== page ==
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The Berthouville Silver Treasure and Roman Luxury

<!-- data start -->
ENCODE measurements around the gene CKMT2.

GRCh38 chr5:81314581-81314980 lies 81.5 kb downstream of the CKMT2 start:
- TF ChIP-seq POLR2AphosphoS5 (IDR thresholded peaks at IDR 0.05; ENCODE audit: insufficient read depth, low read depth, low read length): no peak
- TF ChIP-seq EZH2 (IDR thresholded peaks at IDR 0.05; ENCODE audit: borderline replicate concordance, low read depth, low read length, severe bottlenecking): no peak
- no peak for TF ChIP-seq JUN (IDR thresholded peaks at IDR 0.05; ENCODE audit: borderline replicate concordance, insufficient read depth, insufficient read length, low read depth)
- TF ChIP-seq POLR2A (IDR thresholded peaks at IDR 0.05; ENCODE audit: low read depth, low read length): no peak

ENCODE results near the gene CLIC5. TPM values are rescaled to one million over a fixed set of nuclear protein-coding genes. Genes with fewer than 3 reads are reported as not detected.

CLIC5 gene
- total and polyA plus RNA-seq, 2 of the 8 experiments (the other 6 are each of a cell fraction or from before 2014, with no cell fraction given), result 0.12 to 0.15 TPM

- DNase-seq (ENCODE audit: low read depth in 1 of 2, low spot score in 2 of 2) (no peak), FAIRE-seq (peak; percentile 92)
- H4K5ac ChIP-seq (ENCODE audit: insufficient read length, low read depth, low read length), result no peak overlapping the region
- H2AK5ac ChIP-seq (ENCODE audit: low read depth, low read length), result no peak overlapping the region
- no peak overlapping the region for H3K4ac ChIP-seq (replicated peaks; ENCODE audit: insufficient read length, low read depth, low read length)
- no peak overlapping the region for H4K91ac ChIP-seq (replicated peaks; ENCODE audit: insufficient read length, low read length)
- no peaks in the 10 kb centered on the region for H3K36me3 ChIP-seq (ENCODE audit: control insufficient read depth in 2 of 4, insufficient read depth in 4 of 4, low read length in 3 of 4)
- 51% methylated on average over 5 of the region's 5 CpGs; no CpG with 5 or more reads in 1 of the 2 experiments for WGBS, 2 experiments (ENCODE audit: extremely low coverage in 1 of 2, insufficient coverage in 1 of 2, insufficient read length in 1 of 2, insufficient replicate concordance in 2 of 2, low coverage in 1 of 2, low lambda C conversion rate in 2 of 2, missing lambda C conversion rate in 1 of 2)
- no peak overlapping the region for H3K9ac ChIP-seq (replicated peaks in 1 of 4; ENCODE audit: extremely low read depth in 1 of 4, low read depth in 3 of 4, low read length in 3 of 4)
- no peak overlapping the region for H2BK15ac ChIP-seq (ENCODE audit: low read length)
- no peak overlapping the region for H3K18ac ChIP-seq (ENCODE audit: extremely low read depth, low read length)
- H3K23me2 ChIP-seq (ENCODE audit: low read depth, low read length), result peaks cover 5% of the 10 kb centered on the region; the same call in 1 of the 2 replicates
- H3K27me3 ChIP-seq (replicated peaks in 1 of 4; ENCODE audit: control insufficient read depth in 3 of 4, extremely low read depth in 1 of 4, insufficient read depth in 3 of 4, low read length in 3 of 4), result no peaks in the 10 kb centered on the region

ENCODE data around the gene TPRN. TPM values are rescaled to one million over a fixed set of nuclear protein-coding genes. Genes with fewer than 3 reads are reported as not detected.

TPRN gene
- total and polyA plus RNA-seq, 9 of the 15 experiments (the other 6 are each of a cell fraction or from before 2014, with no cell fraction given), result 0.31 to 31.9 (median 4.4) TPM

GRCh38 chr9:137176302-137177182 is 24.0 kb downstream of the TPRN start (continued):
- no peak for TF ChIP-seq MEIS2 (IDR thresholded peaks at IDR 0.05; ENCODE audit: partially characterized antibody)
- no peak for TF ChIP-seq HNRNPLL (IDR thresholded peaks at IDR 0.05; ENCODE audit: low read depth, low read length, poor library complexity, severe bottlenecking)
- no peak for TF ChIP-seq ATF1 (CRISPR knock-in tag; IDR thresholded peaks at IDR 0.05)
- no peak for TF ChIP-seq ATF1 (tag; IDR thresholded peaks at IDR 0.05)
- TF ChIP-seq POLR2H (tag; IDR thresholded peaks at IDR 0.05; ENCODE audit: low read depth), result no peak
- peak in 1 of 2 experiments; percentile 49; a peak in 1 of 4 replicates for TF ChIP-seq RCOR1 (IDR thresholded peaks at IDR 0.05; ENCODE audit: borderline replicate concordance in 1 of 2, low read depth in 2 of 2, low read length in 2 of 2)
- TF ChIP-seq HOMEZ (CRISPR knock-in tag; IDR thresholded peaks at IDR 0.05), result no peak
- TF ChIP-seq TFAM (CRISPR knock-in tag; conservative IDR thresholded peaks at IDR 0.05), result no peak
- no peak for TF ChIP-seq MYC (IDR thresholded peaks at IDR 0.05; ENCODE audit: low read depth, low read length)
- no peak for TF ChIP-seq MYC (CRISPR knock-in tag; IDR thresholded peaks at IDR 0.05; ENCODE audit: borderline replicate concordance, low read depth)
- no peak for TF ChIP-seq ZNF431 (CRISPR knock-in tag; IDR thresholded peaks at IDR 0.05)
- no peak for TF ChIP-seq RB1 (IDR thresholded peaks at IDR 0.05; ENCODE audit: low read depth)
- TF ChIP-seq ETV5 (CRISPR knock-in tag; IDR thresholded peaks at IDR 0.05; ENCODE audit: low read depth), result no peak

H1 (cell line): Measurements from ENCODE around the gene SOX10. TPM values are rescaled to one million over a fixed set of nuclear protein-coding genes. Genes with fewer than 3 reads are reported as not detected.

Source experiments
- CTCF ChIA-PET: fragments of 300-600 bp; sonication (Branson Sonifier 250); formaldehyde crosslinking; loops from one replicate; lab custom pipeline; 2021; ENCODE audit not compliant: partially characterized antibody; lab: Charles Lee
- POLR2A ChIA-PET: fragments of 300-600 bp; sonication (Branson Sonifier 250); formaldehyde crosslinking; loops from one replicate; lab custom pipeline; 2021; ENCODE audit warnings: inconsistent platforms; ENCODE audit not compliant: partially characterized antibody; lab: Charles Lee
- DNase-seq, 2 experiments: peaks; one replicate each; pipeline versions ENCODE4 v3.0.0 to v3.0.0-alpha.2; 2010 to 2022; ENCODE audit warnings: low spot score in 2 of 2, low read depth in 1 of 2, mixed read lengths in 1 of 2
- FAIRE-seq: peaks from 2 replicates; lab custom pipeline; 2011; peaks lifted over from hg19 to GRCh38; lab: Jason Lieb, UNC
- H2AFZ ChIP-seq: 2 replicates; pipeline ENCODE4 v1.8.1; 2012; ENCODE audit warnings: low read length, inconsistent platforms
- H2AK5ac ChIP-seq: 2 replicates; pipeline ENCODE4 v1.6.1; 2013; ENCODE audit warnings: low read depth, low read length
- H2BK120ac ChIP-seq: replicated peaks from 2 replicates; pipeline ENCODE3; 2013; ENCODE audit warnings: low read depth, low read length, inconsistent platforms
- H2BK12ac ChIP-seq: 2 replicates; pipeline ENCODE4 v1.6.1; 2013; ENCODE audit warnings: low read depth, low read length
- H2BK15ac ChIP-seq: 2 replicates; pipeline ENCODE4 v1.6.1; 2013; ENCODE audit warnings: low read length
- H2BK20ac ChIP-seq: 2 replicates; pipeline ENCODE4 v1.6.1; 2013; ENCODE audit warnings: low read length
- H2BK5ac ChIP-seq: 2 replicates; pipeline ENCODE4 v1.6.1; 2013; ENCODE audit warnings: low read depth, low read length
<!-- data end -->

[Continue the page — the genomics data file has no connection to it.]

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In 1830 a farmer plowing a field near the village of Berthouville in Normandy, France, discovered a trove of ancient Roman silver objects weighing some 55 pounds (25 kilograms). The Berthouville treasure, as the find came to be known, includes two statuettes representing the Gallo-Roman god Mercury and approximately 60 vessels - bowls, cups, pitchers, and plates, many of which bear votive inscriptions - along with dozens of smaller components and fragments. Dedicated to Mercury by various individuals, the treasure, including some of the finest ancient Roman silver to survive, fortunately escaped being melted down. It was acquired by the Cabinet des m?dailles et antiques of the Biblioth?que Royale (now the D?partement des Monnaies, m?dailles et antiques of the Biblioth?que nationale de France), where it was displayed until late 2010, when it was brought in its entirety to the Getty Villa together with four large, late antique silver plates, each with its own colorful history, for comprehensive conservation treatment.This sumptuously illustrated volume is published to accompany an exhibition opening at the Legion of Honor on September 19, 2015. It presents the highlights of the treasure and other Roman luxury arts from the holdings of the Cabinet des m?dailles - including precious gems, jewelry, gold coins, and colored marbles - and contextualizes them in a series of elucidating essays. Hardcover, 224 pagesAncient Luxury and the Roman Silver Treasure from BerthouvilleSeptember 19, 2015 - January 10, 2016